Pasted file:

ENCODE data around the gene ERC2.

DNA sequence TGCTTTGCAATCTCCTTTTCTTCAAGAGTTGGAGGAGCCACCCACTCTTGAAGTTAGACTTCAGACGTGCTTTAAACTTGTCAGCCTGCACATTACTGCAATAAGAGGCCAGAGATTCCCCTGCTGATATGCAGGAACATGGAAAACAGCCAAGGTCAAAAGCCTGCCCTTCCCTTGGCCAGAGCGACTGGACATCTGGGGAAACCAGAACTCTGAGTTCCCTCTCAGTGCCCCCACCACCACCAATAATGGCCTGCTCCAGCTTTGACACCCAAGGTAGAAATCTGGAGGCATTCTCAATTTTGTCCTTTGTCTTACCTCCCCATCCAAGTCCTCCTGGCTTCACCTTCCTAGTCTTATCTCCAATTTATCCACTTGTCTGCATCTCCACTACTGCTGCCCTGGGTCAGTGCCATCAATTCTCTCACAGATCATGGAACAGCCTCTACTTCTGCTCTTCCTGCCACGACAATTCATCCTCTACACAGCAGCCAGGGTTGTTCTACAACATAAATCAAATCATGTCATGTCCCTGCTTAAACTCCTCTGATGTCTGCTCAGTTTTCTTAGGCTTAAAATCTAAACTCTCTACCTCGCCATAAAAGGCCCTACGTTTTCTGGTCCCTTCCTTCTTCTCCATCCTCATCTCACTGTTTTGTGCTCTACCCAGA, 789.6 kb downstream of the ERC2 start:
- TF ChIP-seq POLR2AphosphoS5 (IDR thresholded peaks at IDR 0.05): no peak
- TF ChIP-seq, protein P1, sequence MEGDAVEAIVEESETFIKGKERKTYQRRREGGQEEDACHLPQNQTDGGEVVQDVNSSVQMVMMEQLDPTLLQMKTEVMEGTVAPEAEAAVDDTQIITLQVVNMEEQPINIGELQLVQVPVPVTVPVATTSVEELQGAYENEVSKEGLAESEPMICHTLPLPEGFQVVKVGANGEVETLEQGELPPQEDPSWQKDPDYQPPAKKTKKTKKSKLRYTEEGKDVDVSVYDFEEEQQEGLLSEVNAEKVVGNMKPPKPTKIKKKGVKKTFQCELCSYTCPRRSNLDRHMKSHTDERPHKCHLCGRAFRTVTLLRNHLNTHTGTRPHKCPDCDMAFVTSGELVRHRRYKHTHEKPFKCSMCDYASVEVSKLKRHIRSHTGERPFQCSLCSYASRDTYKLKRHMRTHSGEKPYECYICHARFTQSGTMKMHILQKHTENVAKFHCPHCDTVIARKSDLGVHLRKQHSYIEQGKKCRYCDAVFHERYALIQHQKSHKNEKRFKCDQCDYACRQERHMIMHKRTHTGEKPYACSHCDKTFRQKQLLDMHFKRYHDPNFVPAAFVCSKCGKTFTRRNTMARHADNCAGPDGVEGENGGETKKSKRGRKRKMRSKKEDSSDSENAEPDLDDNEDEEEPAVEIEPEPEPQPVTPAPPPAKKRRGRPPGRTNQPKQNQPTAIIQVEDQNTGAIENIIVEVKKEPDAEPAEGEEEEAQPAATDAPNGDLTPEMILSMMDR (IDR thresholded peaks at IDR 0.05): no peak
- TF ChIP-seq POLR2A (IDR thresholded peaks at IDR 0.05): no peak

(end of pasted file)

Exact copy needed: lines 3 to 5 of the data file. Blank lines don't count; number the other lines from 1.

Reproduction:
- TF ChIP-seq POLR2AphosphoS5 (IDR thresholded peaks at IDR 0.05): no peak
- TF ChIP-seq, protein P1, sequence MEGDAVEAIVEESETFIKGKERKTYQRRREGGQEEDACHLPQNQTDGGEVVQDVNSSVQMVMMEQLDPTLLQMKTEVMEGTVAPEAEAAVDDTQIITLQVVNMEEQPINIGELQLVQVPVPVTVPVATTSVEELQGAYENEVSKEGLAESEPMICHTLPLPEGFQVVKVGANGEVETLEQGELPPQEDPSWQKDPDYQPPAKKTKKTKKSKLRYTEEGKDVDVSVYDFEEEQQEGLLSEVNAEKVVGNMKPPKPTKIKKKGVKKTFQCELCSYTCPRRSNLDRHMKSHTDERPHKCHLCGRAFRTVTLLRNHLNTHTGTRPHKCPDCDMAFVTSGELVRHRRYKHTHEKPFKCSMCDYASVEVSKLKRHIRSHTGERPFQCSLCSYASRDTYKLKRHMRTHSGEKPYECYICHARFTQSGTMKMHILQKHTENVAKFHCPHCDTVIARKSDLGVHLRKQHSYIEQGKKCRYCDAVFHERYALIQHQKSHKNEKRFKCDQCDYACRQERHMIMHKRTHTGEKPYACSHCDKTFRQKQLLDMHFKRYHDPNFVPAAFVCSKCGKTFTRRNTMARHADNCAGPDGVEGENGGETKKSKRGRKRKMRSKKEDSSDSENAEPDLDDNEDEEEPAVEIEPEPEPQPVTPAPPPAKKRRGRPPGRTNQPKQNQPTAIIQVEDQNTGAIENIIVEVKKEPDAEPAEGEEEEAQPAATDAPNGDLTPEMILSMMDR (IDR thresholded peaks at IDR 0.05): no peak
- TF ChIP-seq POLR2A (IDR thresholded peaks at IDR 0.05): no peak